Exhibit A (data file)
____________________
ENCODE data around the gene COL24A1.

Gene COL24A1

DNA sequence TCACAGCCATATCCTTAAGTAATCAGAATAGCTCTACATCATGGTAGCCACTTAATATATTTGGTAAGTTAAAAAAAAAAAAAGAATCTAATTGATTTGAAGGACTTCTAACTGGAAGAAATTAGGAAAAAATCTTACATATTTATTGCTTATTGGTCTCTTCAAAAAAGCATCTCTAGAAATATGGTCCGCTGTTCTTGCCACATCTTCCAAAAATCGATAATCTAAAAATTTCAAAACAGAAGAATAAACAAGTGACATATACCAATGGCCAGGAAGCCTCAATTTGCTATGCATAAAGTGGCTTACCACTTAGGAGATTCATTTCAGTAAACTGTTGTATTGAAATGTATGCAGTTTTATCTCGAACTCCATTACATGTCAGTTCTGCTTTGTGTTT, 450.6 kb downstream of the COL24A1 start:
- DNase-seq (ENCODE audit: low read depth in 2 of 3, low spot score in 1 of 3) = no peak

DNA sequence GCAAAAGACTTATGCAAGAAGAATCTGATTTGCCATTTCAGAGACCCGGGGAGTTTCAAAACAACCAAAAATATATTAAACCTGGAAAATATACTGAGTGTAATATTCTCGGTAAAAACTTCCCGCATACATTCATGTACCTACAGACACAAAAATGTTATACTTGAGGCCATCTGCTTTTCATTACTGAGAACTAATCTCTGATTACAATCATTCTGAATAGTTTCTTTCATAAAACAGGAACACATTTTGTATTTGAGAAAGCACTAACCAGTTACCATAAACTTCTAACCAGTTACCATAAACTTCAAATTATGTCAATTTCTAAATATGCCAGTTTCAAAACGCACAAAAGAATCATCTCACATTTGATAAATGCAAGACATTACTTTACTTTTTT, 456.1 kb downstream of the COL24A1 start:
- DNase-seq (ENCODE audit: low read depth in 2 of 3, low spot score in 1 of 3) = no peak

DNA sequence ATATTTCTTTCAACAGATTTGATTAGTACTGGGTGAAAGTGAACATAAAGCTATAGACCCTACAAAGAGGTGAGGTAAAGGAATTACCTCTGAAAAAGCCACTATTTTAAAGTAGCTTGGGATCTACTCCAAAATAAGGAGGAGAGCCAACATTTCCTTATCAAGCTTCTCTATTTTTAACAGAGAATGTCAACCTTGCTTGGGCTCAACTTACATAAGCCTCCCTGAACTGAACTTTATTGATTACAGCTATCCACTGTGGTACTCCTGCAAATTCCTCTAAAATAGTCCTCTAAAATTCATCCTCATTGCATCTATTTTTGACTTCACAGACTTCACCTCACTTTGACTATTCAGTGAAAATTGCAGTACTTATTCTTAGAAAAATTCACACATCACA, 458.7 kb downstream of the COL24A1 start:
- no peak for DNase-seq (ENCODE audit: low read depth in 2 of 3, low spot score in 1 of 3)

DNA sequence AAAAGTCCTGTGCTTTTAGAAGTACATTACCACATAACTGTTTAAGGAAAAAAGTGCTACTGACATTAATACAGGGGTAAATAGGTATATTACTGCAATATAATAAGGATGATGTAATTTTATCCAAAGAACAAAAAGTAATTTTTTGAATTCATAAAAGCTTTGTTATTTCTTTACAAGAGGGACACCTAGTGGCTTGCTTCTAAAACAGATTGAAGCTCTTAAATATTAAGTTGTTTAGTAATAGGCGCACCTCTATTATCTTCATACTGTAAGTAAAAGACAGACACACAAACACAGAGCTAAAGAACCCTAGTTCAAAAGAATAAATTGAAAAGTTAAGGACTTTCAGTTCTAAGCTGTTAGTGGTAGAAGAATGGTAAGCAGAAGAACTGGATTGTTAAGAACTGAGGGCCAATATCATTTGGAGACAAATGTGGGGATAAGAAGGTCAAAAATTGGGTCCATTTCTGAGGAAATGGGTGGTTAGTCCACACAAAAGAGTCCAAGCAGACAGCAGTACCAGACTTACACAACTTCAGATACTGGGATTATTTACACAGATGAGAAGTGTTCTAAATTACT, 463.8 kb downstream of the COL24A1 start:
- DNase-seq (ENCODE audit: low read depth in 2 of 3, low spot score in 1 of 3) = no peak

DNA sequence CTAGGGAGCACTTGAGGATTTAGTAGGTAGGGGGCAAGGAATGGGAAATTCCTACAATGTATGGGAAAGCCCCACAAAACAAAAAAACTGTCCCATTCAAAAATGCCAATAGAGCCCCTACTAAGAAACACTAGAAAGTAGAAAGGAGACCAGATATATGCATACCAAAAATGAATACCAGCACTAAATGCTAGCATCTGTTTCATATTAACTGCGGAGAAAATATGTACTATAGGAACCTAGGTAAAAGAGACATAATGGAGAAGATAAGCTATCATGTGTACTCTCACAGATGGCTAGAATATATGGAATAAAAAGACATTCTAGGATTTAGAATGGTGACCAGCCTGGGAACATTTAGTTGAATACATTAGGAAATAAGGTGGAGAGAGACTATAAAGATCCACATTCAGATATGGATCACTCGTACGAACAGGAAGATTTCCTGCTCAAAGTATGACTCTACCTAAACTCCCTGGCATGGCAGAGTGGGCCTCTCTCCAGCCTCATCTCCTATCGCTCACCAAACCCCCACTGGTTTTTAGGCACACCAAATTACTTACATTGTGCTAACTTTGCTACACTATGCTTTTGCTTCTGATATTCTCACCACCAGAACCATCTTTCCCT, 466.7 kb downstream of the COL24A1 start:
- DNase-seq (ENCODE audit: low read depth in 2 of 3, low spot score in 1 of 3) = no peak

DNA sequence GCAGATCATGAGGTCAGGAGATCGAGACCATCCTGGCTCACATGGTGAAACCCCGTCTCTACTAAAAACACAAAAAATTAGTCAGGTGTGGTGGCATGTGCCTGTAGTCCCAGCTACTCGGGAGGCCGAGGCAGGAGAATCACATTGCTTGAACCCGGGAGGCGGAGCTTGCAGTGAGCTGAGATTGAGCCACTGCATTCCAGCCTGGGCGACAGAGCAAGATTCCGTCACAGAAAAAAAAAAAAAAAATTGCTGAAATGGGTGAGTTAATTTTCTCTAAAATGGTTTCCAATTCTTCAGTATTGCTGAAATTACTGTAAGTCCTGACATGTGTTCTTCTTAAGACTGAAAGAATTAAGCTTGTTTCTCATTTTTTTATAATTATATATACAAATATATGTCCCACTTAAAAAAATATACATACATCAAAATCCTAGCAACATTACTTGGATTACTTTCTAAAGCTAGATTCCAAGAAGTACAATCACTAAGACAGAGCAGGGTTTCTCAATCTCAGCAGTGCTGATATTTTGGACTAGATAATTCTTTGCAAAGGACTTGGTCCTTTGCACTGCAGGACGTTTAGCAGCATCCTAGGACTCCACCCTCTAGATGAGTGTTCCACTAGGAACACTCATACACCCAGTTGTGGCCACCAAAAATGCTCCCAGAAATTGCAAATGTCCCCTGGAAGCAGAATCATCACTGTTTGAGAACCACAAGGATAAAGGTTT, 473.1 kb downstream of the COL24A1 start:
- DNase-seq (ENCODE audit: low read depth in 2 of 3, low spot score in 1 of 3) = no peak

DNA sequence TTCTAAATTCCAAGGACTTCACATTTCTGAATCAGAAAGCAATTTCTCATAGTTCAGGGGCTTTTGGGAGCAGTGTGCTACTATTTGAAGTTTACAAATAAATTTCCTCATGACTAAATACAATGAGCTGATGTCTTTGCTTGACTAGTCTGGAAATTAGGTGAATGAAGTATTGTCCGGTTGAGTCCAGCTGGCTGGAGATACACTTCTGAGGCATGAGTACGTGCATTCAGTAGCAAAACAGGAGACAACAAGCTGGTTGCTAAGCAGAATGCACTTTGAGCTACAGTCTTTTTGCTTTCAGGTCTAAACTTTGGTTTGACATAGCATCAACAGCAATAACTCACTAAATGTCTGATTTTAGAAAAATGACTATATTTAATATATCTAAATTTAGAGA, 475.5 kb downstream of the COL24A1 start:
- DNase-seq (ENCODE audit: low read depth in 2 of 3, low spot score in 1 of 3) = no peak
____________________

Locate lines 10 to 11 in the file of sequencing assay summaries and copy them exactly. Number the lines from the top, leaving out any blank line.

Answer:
- DNase-seq (ENCODE audit: low read depth in 2 of 3, low spot score in 1 of 3) = no peak

DNA sequence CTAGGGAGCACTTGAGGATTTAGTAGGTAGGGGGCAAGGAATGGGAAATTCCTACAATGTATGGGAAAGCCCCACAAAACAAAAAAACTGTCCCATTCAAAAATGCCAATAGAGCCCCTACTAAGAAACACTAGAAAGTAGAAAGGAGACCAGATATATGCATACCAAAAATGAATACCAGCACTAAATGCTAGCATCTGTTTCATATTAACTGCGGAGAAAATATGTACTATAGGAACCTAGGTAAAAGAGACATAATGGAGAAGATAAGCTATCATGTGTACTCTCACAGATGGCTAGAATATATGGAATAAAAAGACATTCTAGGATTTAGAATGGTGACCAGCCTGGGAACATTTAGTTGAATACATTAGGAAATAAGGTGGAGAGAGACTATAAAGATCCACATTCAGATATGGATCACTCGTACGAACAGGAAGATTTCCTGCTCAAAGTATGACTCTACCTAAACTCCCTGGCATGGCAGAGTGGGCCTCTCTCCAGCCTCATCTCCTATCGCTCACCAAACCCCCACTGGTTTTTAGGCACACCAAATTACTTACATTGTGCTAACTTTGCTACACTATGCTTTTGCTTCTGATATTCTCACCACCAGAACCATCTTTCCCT, 466.7 kb downstream of the COL24A1 start: